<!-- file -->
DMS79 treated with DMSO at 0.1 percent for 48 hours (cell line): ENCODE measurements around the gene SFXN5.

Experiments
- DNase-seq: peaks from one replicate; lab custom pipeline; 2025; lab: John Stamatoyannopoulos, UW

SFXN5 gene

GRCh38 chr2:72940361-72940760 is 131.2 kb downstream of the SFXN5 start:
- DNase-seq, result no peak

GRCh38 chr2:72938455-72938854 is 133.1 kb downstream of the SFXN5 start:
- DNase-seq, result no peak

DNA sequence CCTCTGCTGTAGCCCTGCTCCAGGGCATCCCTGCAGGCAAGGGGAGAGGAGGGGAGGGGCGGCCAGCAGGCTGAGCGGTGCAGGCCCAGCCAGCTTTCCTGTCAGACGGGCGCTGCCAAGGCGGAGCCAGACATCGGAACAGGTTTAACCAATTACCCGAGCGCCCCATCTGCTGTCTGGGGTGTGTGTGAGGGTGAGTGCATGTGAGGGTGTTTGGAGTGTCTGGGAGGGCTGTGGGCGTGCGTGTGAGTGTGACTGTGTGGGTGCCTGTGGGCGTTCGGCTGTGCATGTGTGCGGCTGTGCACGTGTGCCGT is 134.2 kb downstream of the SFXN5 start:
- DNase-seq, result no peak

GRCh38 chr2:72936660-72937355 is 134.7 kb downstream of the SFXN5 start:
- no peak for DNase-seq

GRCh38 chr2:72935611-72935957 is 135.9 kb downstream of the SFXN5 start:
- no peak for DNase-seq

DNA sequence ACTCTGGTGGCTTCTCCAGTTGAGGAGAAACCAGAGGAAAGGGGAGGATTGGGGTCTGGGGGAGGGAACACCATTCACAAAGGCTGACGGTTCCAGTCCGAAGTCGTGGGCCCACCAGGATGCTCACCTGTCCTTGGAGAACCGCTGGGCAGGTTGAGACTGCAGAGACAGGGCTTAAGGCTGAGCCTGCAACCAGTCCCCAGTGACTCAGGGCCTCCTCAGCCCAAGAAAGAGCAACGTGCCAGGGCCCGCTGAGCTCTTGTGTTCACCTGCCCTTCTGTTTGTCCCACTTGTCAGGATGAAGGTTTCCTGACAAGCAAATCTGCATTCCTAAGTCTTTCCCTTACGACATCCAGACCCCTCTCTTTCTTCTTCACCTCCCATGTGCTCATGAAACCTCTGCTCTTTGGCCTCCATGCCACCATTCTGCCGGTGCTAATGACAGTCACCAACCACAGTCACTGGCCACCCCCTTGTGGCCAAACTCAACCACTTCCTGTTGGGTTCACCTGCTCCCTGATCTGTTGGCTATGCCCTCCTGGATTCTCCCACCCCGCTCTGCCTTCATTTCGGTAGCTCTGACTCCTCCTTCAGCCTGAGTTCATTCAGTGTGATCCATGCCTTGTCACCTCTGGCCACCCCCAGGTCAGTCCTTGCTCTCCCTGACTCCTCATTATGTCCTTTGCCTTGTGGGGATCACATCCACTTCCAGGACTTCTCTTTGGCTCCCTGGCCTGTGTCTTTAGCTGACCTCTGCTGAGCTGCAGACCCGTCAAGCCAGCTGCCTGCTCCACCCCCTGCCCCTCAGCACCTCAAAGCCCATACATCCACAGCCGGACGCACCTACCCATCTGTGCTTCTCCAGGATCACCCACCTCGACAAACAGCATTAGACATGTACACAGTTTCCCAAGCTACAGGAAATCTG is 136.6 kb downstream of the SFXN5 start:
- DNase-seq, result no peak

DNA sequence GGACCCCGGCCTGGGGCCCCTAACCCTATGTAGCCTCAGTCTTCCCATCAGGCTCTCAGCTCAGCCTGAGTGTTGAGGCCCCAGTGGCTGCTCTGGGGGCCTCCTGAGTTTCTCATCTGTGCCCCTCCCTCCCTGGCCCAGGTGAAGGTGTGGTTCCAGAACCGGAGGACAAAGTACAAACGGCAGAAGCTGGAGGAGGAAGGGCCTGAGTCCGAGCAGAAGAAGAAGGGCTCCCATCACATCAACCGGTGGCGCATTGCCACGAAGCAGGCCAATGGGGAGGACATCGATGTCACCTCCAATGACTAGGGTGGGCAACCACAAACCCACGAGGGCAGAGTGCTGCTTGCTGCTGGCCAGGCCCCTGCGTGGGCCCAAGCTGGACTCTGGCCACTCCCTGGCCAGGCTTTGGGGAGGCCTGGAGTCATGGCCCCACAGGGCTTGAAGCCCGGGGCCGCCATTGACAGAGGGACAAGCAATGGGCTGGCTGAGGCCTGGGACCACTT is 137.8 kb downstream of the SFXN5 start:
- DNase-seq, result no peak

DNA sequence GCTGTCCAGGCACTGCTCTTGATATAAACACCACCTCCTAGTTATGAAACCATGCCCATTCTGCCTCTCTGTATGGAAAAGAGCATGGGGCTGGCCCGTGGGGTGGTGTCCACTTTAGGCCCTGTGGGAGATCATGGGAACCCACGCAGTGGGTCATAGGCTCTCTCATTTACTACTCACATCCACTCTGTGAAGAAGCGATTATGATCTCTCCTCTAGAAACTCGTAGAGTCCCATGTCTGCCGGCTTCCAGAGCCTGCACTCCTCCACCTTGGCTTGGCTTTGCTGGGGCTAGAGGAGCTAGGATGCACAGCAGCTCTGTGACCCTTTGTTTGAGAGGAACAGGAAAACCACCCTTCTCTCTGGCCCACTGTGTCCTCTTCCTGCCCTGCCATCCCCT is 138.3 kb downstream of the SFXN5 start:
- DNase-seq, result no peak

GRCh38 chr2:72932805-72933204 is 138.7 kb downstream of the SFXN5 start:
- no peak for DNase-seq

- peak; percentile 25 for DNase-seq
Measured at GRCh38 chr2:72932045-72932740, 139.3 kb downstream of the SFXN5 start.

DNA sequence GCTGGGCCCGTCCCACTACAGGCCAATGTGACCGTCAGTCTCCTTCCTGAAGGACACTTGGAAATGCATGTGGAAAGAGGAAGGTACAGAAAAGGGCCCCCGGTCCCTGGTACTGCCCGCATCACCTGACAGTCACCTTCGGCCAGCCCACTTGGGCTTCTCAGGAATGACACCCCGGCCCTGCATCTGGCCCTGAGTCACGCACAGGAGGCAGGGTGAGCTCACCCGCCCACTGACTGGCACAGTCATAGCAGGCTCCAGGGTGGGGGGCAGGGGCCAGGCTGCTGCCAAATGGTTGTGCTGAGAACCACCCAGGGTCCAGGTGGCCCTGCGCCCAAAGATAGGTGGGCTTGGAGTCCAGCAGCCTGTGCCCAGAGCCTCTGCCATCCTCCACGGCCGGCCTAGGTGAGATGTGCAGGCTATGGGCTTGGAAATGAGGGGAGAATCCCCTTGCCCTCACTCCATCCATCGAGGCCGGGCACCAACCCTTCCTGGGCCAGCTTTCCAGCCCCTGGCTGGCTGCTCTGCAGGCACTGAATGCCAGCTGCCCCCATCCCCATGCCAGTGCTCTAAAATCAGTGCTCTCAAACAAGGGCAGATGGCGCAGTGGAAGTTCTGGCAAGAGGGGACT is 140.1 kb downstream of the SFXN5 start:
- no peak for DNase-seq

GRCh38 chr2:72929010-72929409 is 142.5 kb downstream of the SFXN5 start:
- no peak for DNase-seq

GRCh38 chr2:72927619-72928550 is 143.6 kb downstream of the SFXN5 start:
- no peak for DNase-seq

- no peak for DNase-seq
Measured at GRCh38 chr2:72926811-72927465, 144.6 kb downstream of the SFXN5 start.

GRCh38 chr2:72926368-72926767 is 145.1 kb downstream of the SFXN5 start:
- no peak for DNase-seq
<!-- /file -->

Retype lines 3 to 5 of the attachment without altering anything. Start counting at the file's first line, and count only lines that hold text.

- DNase-seq: peaks from one replicate; lab custom pipeline; 2025; lab: John Stamatoyannopoulos, UW

SFXN5 gene

GRCh38 chr2:72940361-72940760 is 131.2 kb downstream of the SFXN5 start: